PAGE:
Jul 112014
 

TK-IP101 logoAttention please: This article contains some pretty negative connotations about the software shipped with the TRENDnet TK-IP101 KVM-over-IP product. While I will not remove what I have written, I have to say that TRENDnet went lengths to support me in getting things done, including allowing me to decompile and re-release their Java software in a fixed form under the free GNU General Public license. Please [read this] to learn more. This is extremely nice, and so it shall be stated before you read anything bad about this product, so you can see things in perspective! And no, TRENDnet has not asked me to post this paragraph, those are my own words entirely.

I thought that being able to manage my server out-of-band would be a good idea. It does sound good, right? Being able to remotely control it even if the kernel has crashed and being able to remotely access everything down to the BIOS level. A job for a KVM-over-IP switch. So I got this slightly old [TK-IP101] from TRENDnet. Turns out that wasn’t the smartest move, and it’s actually a 400€ piece of hardware. The box itself seems pretty ok at first, connecting to your KVM switch fabric or a single server via PS/2, USB and VGA. Plus, you can hook up a local PS/2 keyboard and mouse too. Offering what was supposed to be highly secure SSL PKI autentication via server+client certificates, so that only clients with the proper certificate may connect plus a web interface, this sounded really good!

TRENDnet TK-IP101

TRENDnet TK-IP101

It all breaks down when it comes to the software though. First of all, the guide for certificate creation that is supposed to be found on the CD that comes with the box is just not there. Also, the XCA software TRENDnet suggests one should use was also missing. Not good. Luckily, the software is open source and can be downloaded from the [XCA SourceForge project]. It’s basically a graphical OpenSSL front end. Create a PEM-encoded root certificate, PEM-encoded server certificate and a PKCS#12 client certificate, the latter signed by the root cert. So much for that. Oh, and I uploaded that TRENDnet XCA guide for you in case it’s missing on your CD too, its a bit different for the newer version of XCA, but just keep in mind to create keys beforehand and to use certificate requests instead of certificates. You then need to sign the requests with the root certificate. With that information plus the guide you should be able to manage certificate creation:

But it doesn’t end there. First I tried the Windows based viewer utility that comes with its own certificate import tool. Import works, but the tool will not do client+server authentication. What it WILL do before terminating itself is this:

TK-IP101 IPViewer.exe bug

TK-IP101 IPViewer.exe bug

I really tried to fix this. I even ran it on Linux with Wine just to do an strace on it, looking for failing open() calls. Nothing. So I thought… Why not try the second option, the Java Viewer that goes by the name of KViewer.jar? Usually I don’t install Java, but why not try it out with Oracles Java 1.7u60, eh? Well:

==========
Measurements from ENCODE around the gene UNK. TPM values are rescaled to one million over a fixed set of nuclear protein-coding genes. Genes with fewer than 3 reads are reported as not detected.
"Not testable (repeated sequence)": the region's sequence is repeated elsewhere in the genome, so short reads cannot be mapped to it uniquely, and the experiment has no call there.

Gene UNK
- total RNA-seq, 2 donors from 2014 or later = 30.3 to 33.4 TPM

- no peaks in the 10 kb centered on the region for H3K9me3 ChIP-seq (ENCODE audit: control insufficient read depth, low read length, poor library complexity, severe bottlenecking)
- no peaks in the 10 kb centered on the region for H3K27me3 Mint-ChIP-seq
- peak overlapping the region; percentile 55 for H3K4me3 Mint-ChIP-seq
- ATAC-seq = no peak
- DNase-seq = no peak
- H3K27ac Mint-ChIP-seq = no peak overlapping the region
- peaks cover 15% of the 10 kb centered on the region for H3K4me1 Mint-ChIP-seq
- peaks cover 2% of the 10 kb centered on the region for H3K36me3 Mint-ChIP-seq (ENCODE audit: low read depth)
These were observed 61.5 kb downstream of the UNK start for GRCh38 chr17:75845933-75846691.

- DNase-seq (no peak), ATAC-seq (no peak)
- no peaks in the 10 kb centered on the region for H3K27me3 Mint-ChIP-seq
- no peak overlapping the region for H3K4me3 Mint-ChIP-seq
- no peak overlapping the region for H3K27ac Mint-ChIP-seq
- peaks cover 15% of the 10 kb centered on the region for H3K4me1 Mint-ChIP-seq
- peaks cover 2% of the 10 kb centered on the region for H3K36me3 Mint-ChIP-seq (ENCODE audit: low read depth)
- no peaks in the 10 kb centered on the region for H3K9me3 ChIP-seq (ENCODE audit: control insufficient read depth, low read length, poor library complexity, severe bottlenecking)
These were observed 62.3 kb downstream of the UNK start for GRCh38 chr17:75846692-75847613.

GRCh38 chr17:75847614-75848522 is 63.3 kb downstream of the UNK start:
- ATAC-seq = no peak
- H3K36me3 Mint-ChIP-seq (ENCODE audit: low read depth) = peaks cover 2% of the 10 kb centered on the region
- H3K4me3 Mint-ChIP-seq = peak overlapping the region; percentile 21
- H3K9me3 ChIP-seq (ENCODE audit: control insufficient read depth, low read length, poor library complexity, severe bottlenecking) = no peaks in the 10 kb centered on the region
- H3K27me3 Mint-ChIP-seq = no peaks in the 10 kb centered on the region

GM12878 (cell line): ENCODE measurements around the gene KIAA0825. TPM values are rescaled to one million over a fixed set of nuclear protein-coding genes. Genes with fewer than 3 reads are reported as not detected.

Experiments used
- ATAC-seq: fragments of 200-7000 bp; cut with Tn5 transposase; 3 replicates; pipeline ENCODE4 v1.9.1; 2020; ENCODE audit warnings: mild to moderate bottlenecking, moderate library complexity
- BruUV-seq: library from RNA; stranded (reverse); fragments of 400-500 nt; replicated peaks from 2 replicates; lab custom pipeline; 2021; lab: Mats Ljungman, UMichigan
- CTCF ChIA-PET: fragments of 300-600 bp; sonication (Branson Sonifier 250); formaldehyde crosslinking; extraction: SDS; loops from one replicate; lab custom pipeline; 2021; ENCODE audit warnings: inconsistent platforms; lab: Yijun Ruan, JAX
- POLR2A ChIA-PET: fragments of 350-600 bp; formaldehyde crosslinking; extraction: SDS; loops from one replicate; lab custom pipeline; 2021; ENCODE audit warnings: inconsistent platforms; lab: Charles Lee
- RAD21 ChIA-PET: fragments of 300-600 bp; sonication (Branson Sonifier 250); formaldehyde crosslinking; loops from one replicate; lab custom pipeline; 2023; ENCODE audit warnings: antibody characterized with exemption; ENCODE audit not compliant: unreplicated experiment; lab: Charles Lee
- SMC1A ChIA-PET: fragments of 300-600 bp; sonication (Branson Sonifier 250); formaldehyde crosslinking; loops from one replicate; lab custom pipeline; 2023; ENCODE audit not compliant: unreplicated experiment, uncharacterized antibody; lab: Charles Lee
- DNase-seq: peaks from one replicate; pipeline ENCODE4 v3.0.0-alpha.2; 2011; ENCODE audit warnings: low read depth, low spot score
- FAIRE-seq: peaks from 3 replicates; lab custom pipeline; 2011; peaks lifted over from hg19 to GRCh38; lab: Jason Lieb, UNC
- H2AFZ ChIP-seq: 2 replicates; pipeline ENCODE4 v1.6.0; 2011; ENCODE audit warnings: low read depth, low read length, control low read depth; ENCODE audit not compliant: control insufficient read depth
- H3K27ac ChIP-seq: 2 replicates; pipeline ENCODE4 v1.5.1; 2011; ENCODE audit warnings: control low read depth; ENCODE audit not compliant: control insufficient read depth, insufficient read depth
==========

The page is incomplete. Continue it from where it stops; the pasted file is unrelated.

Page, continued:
So yeah. What the hell happened there? It took me days to determine the exact cause, but I’ll cut to the chase: With Java 1.6u29, Oracle introduced multiple changes in the way SSL/TLS worked, also due to the disclosure of the BEAST vulnerability. When testing, I found that the software would work fine when run with JRE 1.6u27, but not with later versions. Since Java code is pretty easily decompiled (thanks fly out to Martin A. for pointing that out) and the Viewer just came as a JAR file, I thought I’d embark on the adventure of decompiling Java code using the [Java Decompiler]:

Java Decompiler decompiling KViewer.jar's Classes

Java Decompiler decompiling KViewer.jar’s Classes

This results in surprisingly readable code. That is, if you’re into Java. Which I am not. But yeah. The Java Decompiler is pretty convenient as it allows you to decompile all classes within a JAR and to extract all other resources along with the generated *.java files. And those I imported into a Java development environment I knew, Eclipse Luna.

Eclipse Luna

Eclipse Luna

Eclipse Luna (using a JDK 7u60) immediately complained about 15 or 16 errors and about 60 warnings. Mostly that was missing primitive declarations and other smaller things that even I managed to fix, got rid even of the warnings. But the SSL bug persisted in my Java 7 build just as it did before. See the following two traces, tracing SSL and handshaking errors, one working ok on JRE 1.6u27, and one broken on JRE 1.7u60:

So first I got some ideas from stuff [posted here at Oracle], and added the following two system properties in varying combinations directly in the Main class of KViewer.java:

public static void main(String[] paramArrayOfString)
{